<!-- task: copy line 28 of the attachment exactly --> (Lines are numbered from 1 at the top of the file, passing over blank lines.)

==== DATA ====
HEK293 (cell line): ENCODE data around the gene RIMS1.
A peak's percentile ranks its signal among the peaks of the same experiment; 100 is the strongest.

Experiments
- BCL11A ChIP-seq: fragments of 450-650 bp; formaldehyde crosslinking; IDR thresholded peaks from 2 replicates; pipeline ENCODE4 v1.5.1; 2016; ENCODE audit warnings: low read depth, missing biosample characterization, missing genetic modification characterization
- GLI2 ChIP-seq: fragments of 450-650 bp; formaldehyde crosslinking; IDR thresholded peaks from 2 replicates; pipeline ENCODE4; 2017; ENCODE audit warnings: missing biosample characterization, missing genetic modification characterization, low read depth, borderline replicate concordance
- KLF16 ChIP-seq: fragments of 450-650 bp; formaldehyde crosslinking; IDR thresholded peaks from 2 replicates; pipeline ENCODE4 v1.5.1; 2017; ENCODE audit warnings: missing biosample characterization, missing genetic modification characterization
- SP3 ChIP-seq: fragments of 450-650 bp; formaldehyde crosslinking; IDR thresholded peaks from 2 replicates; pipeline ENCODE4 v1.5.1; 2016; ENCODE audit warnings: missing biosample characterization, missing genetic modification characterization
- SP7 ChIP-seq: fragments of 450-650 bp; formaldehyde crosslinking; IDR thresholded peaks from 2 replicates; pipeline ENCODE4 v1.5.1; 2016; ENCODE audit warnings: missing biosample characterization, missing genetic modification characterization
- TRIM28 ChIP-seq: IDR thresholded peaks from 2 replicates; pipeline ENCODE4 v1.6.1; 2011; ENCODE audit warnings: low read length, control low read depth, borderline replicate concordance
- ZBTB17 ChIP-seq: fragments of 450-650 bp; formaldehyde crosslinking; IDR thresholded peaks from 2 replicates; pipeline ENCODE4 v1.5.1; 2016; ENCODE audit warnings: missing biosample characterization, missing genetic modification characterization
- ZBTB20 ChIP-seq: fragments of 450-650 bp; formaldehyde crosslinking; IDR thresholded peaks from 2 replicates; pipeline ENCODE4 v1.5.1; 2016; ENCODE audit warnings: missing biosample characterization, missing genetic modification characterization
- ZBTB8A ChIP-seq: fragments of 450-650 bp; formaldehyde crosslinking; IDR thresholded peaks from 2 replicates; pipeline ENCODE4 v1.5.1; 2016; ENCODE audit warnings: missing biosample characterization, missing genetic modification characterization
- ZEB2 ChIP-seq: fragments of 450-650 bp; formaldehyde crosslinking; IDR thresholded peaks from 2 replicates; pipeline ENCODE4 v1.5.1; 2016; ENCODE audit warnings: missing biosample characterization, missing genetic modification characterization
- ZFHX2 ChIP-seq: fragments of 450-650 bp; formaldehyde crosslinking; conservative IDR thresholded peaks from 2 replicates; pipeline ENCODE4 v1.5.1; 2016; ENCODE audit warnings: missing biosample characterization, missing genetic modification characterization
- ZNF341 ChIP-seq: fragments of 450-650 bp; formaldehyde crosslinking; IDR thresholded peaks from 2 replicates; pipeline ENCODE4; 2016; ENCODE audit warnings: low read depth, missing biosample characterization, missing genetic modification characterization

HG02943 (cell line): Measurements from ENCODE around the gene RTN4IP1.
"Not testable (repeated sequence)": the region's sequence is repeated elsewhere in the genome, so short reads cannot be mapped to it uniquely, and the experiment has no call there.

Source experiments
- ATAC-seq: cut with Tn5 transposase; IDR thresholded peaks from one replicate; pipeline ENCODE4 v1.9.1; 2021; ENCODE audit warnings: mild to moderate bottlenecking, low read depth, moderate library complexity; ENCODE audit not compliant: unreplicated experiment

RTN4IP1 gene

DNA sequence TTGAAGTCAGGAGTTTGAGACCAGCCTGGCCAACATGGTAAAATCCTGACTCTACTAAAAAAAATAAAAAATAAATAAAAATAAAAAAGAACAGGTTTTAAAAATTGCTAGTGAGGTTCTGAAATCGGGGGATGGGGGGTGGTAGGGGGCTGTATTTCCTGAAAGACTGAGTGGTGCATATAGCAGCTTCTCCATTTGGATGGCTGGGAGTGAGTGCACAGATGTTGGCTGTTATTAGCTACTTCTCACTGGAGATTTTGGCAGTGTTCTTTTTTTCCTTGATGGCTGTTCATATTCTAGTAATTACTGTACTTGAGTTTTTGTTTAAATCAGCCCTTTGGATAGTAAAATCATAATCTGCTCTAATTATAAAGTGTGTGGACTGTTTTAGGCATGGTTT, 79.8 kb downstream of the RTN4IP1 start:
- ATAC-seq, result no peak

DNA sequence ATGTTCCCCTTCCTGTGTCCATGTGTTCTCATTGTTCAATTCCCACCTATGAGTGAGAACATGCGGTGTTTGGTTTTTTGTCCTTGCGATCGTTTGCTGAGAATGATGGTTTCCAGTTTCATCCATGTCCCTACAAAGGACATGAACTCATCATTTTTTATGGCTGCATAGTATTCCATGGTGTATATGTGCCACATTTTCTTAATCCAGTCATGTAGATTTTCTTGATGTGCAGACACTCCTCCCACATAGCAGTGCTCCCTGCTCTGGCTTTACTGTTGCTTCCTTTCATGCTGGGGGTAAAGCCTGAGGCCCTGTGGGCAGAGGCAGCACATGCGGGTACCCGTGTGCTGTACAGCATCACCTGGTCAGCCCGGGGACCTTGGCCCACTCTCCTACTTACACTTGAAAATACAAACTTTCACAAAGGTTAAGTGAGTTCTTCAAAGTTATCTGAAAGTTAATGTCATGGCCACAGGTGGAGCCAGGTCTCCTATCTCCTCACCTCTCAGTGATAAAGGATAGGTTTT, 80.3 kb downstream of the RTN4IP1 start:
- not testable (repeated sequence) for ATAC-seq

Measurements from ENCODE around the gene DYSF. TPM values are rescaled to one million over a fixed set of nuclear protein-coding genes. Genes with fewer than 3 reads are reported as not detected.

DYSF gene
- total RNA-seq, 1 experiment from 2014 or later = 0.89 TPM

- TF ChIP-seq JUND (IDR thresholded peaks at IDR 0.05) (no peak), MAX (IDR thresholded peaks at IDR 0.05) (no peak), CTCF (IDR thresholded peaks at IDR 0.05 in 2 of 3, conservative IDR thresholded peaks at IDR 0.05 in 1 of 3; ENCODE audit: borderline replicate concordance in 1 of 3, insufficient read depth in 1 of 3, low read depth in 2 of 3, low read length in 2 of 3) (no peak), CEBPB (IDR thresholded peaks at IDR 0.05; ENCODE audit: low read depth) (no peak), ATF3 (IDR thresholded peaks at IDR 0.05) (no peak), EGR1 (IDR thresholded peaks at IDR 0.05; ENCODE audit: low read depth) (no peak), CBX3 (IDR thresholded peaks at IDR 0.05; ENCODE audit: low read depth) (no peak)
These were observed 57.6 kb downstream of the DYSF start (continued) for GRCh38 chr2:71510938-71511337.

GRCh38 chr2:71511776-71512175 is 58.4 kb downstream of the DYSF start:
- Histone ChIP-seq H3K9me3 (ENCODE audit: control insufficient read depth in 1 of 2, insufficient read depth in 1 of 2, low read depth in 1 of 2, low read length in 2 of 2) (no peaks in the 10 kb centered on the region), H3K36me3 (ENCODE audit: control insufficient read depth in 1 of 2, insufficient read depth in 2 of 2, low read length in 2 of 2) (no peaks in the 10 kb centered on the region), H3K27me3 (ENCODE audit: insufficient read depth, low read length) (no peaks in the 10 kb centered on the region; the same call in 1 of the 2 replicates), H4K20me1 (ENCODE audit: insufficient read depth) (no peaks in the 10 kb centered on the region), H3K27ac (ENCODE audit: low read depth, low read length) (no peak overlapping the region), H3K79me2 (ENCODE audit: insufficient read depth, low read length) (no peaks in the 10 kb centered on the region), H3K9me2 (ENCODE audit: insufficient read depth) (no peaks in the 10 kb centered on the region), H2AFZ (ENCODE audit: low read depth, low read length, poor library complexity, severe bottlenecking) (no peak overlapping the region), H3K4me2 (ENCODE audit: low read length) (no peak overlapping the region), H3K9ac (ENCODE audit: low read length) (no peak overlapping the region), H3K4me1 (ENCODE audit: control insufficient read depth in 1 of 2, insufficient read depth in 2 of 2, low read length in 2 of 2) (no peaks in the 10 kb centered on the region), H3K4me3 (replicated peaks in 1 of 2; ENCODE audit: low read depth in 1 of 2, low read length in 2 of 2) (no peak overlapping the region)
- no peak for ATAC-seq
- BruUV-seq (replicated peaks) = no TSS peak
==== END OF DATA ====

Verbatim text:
- TF ChIP-seq JUND (IDR thresholded peaks at IDR 0.05) (no peak), MAX (IDR thresholded peaks at IDR 0.05) (no peak), CTCF (IDR thresholded peaks at IDR 0.05 in 2 of 3, conservative IDR thresholded peaks at IDR 0.05 in 1 of 3; ENCODE audit: borderline replicate concordance in 1 of 3, insufficient read depth in 1 of 3, low read depth in 2 of 3, low read length in 2 of 3) (no peak), CEBPB (IDR thresholded peaks at IDR 0.05; ENCODE audit: low read depth) (no peak), ATF3 (IDR thresholded peaks at IDR 0.05) (no peak), EGR1 (IDR thresholded peaks at IDR 0.05; ENCODE audit: low read depth) (no peak), CBX3 (IDR thresholded peaks at IDR 0.05; ENCODE audit: low read depth) (no peak)